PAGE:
December 16, 2003
All evidence presently available, from an increasing number of sources, suggests that the National Islamic Front regime in Khartoum is using the denial and manipulation of humanitarian access as a weapon of war in the western province of Darfur. The targets of this “weapon” are the African peoples of Darfur, primarily the Masseleit, Fur, and Zaghawa tribal groups, perceived by Khartoum as the civilian base for the current military insurgency in this long-marginalized region. Deployment of such a savage “weapon” is nothing new on Khartoum’s part; indeed, it has been a hallmark of the regime’s war on the people of southern Sudan for many years. But continued international acquiesce in the deliberate destruction of innocent civilians through the denial of emergency of medical and food aid is morally intolerable.
It is already past time for the international community to coalesce around a policy that makes clear to Khartoum that “national sovereignty” does not trump the urgent needs of desperate people. Unless the National Islamic Front immediately removes all restrictions on international relief aid, there must be a robust humanitarian intervention in Darfur, with all necessary military protections. Given the nature of the impending human destruction, and the growing descriptions of that destruction as based on ethnicity—“ethnic cleansing” is the term diplomats and others are increasingly using—there is clear justification for such a policy. Though “humanitarian intervention” has proved in recent years to be a thoroughly vexed issue, the nature of the growing crisis in Darfur, with many hundreds of thousands of civilians at clear risk because of Khartoum’s brutal war policies, justifies such intervention on the basis of virtually all extant analyses.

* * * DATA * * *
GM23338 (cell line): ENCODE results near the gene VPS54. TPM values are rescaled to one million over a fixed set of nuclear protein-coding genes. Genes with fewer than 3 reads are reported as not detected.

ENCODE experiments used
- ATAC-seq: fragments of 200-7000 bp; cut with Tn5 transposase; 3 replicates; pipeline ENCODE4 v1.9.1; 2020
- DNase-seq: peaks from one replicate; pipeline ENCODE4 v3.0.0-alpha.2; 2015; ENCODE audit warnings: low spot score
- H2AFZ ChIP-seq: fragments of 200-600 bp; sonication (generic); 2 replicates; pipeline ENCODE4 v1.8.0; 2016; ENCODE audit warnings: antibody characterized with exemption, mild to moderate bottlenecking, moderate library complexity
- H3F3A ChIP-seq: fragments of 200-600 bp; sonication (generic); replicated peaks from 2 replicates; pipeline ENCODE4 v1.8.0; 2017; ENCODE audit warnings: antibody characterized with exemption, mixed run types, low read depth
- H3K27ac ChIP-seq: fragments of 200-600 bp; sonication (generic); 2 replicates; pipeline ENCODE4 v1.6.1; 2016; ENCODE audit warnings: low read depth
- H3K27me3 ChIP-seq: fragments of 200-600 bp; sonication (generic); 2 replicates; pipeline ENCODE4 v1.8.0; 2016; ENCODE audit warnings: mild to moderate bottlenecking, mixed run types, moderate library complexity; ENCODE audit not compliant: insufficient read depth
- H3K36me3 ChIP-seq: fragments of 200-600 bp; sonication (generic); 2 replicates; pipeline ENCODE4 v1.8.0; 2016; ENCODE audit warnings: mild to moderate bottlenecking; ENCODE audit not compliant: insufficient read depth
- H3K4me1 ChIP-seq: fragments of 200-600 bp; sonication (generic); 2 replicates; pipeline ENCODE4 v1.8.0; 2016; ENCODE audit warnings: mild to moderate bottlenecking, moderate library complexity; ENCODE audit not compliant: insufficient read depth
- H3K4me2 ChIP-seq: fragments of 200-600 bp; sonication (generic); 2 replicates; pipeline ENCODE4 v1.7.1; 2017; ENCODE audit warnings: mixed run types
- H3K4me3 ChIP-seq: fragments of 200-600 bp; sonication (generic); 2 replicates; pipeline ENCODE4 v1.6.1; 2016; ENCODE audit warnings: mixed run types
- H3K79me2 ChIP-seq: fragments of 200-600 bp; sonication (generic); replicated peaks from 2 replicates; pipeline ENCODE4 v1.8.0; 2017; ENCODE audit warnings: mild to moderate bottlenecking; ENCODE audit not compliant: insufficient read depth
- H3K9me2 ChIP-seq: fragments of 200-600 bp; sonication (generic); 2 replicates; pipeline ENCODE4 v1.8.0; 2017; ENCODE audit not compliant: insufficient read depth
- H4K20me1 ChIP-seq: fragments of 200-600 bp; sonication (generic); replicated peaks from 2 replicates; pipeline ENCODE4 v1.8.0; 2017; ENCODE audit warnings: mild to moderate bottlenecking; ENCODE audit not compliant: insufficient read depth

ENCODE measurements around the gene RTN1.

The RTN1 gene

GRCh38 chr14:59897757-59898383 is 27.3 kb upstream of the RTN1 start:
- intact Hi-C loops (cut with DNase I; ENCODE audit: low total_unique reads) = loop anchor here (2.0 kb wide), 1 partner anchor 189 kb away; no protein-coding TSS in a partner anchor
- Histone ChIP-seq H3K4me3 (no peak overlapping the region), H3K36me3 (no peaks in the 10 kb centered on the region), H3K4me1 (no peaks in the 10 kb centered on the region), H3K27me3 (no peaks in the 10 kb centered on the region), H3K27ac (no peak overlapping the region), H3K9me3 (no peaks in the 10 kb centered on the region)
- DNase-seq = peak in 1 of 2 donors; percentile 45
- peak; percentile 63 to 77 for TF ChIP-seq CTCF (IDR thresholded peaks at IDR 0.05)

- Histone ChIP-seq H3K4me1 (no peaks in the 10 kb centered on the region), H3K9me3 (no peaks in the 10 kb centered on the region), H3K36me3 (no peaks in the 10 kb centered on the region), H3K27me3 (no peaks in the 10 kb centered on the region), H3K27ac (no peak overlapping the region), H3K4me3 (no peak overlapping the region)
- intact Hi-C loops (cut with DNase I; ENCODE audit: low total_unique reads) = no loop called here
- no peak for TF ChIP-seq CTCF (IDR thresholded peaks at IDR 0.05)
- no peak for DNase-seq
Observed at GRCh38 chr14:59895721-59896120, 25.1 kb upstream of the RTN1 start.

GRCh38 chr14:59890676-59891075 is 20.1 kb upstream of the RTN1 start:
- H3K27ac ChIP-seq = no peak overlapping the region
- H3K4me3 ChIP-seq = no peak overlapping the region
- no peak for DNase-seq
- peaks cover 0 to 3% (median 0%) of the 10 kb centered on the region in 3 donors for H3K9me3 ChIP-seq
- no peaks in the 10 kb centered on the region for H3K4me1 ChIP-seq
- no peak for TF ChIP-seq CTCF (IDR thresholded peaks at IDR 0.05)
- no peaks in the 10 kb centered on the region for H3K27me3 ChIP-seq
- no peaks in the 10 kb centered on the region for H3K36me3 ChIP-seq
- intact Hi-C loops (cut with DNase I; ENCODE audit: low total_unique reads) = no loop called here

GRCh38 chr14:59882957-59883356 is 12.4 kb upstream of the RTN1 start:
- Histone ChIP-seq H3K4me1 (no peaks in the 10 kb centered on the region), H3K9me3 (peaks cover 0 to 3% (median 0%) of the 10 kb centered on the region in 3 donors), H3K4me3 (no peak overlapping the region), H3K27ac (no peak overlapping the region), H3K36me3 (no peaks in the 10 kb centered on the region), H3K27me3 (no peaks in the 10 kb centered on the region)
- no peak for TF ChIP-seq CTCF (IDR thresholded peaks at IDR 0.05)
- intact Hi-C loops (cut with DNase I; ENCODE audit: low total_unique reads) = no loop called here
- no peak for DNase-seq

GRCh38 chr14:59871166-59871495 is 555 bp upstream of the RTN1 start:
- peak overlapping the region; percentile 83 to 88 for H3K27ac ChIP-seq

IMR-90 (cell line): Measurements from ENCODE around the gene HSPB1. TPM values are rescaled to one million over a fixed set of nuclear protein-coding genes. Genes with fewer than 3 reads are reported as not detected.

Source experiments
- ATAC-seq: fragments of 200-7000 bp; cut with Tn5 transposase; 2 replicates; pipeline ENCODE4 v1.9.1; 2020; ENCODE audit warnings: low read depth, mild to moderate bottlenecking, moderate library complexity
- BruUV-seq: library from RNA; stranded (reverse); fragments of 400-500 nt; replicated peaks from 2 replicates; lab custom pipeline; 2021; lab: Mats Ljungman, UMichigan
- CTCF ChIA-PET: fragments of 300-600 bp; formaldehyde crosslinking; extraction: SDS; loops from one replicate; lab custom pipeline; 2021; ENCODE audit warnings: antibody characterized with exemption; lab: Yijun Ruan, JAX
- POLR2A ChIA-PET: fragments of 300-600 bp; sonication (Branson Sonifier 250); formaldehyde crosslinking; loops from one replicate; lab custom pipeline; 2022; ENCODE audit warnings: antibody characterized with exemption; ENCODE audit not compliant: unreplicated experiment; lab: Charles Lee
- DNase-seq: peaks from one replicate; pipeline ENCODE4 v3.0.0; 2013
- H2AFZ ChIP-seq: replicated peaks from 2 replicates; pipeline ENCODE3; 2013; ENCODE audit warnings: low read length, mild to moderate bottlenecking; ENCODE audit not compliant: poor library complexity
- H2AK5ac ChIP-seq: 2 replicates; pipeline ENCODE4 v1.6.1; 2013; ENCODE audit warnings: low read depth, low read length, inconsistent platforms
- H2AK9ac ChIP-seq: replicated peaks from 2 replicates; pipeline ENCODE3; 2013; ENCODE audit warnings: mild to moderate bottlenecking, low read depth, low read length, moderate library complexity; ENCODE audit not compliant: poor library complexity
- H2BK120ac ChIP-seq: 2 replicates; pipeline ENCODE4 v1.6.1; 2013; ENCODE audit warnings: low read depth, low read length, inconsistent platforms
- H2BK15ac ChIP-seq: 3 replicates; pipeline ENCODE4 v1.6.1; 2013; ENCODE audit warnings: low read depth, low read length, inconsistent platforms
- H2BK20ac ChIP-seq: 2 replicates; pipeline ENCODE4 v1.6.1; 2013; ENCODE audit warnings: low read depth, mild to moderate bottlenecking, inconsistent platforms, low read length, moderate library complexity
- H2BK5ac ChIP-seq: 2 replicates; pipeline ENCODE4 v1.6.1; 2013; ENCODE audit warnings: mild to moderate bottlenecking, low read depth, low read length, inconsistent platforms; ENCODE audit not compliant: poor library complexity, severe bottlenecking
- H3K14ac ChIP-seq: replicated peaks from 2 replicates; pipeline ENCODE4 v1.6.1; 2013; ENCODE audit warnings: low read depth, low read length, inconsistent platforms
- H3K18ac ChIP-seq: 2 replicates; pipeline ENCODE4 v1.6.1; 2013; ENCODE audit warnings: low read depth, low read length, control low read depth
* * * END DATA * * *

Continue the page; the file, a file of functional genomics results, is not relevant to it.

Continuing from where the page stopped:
Though there is much that is presently unknown about the crisis in Darfur, recent UN humanitarian assessments, assessments by other humanitarian organizations, as well as first-hand research by human rights groups, fully justify the ominous conclusions of senior UN officials. Despite the fact that the “humanitarian situation in Darfur has quickly become one of the worst in the world,” humanitarian access has been shut down and manipulated to the point where the UN secretary-general’s envoy for humanitarian affairs in Sudan has declared that for all practical purposes humanitarian activities have come to a “standstill.” Another senior official has very recently suggested that the motive for denying humanitarian access is to prevent the witnessing of crimes against humanity and genocide.
Further, again according to senior UN officials, civilians are being “systematically” targeted, even as humanitarian access to these people is being “systematically” denied. The “system” is quite clearly based on race and ethnicity. The number of civilians displaced within Darfur and into Chad is now 700,000, with a war-affected population of 1 million. (For full citations of UN sources, see previous analyses of Darfur crisis from this source, December 9 and 12, 2003; available upon request.)
Invoking the terrible famine in Bahr el-Ghazal province in 1998, Save the Children (UK) has recently reported that “current overall malnutrition rates are reported to be alarmingly high, with Global Acute Malnutrition rates reaching 25% in some of the affected areas of Darfur, which are accessible to relief workers” (“Sudan Emergency Statement,” December 10, 2003). The International Crisis Group notes that “government-supported militias deliberately target civilians from the Fur, Zaghawa, and Massalit groups, who are viewed as ‘African’ in Darfur” and that the latest attacks by these Khartoum-backed Arab militias “occurred deep inside the Fur tribal domain, against unprotected villages with no apparent link to the rebels other than their ethnic profile” (ICG, “Sudan: Towards an Incomplete Peace,” December 11, 2003).
Will the international community wait until the people of Darfur are dying by the thousands? by the tens of thousands? When will destruction of these African lives morally command a response? Will Khartoum’s assertion of “national sovereignty” be sufficient to keep present humanitarian operations in this desperate arena at a “standstill,” the word used by the UN secretary-general’s Special Envoy for Humanitarian Affairs for Sudan? If this is not an occasion for robust “humanitarian intervention,” why not?
Too many questions, receiving too little in the way of answers. Every day that passes without a forceful articulation of international resolve to respond in Darfur is another day that convinces the Khartoum regime that there is no such resolve. Either there is a clear indication to Khartoum that a robust humanitarian intervention is imminent, or the slide toward massive catastrophe in Darfur will only accelerate.
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